Below are some photos capturing some of the pomp (and parental pride) of the Brown graduation on Sunday. I could not be more proud of Ethan - and of my alma mater.
You can watch the video of the college ceremony here, featuring a beautifully poetic invocation.
And the later, university ceremony can be seen below, featuring a moving student oration by Tanayott Thaweethai who stated that, in life, "we will find ourselves faced with a seemingly infinite number of doors. Some of these will be ornately decorated and lined with great salaries and generous 401(k)s. Others will be run-down and wearing at the hinges. Some will lead you halfway around the world and others will lead you back home. Some of us, inevitably, will build our own doors. But as you reach for the handle, remember this: Do not walk through a door just because it is open. Find the door you refuse to let close. That, I promise you, is the right one."
And then there is the Baccalaureate Service, a kaleidoscope of cultural and spiritual diversity that is so perfectly and uniquely "Brown." You can see that here.
People have been asking me how it feels to be the parent of a college graduate. Ben Affleck mentioned that when he told his young daughter that he was getting an honorary degree from Brown, she asked him how he could be getting a diploma when he did none of the homework. And it's true, as a parent, I did none of the homework (though a full share of the sweating). The only thing I could do at commencement was reflect back on all the years since I took that exact same walk through the Van Wickle Gates So much has happened, so much that I could never have predicted back then, so many doors have opened and closed behind me. One of those doors led my son to exactly the same place, at a very different time.
I am reminded of "Laurie's Song" from the Aaron Copland opera, "The Tender Land." It's sung by a girl graduating high school, but the sentiments are similar.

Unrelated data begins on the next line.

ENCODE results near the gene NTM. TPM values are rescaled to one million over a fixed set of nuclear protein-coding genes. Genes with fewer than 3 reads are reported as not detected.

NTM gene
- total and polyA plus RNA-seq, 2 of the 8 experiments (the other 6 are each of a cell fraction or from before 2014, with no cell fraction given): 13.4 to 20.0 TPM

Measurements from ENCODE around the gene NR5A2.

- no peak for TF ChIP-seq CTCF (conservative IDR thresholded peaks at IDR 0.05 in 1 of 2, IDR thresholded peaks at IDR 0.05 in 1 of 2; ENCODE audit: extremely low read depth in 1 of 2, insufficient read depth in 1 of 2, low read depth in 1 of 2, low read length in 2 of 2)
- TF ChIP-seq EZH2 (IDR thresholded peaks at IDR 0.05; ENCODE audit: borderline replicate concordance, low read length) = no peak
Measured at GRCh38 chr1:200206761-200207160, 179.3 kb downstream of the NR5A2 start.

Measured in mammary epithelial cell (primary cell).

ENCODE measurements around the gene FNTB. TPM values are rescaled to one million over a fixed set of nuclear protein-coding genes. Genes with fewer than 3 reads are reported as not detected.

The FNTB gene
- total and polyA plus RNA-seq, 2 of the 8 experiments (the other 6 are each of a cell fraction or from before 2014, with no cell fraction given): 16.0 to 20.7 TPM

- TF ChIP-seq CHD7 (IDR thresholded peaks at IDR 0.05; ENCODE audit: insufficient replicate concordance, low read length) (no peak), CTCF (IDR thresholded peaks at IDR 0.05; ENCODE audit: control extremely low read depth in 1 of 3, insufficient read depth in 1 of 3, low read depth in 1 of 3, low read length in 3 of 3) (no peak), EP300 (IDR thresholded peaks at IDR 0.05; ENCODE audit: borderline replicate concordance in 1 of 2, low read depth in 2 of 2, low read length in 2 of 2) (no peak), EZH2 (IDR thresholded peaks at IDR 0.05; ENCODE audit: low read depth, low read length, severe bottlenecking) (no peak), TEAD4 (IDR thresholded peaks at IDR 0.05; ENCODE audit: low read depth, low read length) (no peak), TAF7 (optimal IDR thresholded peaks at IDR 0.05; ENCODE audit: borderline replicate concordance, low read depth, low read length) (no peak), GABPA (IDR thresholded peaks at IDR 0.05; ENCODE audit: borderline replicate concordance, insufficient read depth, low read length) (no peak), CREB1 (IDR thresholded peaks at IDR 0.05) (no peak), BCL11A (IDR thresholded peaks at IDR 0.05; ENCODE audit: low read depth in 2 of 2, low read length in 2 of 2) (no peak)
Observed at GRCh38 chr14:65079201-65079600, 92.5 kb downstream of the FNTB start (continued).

Once I thought I’d never grow tall as this fence.
Time dragged heavy and slow.
But April came and August went before I knew just what they meant,
And little by little I grew,
And as I grew, I came to know how fast the time could go.
Once I thought I’d never go outside this fence.
This space was plenty for me,
But I walked down the road one day, and just what happened I can’t say.
But little by little it came to be:
That line between the earth and sky came beckoning to me.
Now the time has grown so short; the world has grown so wide.
I’ll be graduated soon. Why am I strange inside?
What makes me think I’d like to try
To go down all those roads beyond that line above the earth and ‘neath the sky?
Tomorrow when I sit upon the graduation platform stand,
I know my hand will shake when I reach out to take that paper with the ribboned band.
Now that all the learning’s done, Oh who knows what will now begin?
Oh it’s so strange, I’m strange inside.
The time has grown so short; the world so wide.
The horizon beckons, the possibilities are endless and the choices daunting. It is a time that we elders recall both with a shudder of fear and a twinge of envy. Many of our most fateful choices have already been made, and in a world far less complex. The horizon before us is far less wide, now, but we too feel strange inside, reminded at each commencement that choices still abound, even as we watch the product of so many thousands of our choices step forward to receive his diploma.
At this time of year, with so many transitioning, we can be guided by the compass of Deuteronomy, which reminds us to set a single parameter that can guide us in every choice we make. Whenever confronted with a key decision, we should choose life.
That choice is explained by Rabbi Yitz Greenberg
in this commencement address at Sacred Heart University a few years ago (BTW a great new site dedicated to Yitz's work has just been launched):
"In sum, there is no neutral act in life and there is no moment without choice. Not to choose is to choose. Therefore graduates...in the name of humanity which waits upon your choice, and for the sake of God who years for your choice in love, go forth and choose life."
Below are photos from last Sunday's Brown graduation. Click to enlarge.
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